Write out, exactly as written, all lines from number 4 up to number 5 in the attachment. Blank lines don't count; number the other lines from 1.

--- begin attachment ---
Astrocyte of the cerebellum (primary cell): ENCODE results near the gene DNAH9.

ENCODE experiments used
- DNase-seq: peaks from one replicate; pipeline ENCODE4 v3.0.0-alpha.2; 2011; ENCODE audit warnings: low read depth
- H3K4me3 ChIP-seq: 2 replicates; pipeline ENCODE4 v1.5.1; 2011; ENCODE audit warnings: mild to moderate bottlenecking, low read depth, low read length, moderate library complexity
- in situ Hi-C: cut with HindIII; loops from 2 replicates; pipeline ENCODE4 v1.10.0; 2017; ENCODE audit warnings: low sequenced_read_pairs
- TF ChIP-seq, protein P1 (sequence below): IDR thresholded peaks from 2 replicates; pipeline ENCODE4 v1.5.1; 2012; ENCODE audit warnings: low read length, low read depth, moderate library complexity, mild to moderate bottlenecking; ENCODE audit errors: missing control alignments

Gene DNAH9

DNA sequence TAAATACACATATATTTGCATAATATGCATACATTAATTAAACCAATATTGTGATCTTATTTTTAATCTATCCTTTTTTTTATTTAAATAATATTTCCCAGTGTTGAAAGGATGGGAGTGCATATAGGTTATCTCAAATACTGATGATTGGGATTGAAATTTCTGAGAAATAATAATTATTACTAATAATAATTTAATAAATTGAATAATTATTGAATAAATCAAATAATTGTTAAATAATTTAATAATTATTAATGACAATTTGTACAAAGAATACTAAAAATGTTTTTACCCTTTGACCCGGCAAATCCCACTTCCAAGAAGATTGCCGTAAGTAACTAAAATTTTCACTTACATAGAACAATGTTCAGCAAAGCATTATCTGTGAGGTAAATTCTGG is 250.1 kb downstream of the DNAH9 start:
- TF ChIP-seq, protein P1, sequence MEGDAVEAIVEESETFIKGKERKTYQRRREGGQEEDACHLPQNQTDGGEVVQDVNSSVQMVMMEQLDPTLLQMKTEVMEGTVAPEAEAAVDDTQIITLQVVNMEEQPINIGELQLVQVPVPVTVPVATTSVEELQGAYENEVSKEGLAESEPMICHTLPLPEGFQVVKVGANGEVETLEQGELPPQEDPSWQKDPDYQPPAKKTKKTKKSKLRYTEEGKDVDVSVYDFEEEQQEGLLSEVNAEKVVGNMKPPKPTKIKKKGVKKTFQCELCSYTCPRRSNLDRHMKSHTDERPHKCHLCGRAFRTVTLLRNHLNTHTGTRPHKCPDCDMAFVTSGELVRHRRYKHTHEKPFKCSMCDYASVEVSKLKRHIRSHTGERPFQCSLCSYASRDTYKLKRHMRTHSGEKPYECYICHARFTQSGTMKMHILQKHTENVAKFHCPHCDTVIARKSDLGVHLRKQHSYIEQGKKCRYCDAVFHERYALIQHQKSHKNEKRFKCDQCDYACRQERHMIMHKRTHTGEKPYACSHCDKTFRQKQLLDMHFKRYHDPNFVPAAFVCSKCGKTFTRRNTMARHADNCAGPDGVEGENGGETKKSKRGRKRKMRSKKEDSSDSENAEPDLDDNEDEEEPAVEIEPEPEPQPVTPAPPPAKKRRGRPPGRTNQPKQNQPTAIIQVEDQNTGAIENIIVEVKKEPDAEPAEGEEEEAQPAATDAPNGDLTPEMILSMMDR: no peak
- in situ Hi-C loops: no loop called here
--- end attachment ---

- H3K4me3 ChIP-seq: 2 replicates; pipeline ENCODE4 v1.5.1; 2011; ENCODE audit warnings: mild to moderate bottlenecking, low read depth, low read length, moderate library complexity
- in situ Hi-C: cut with HindIII; loops from 2 replicates; pipeline ENCODE4 v1.10.0; 2017; ENCODE audit warnings: low sequenced_read_pairs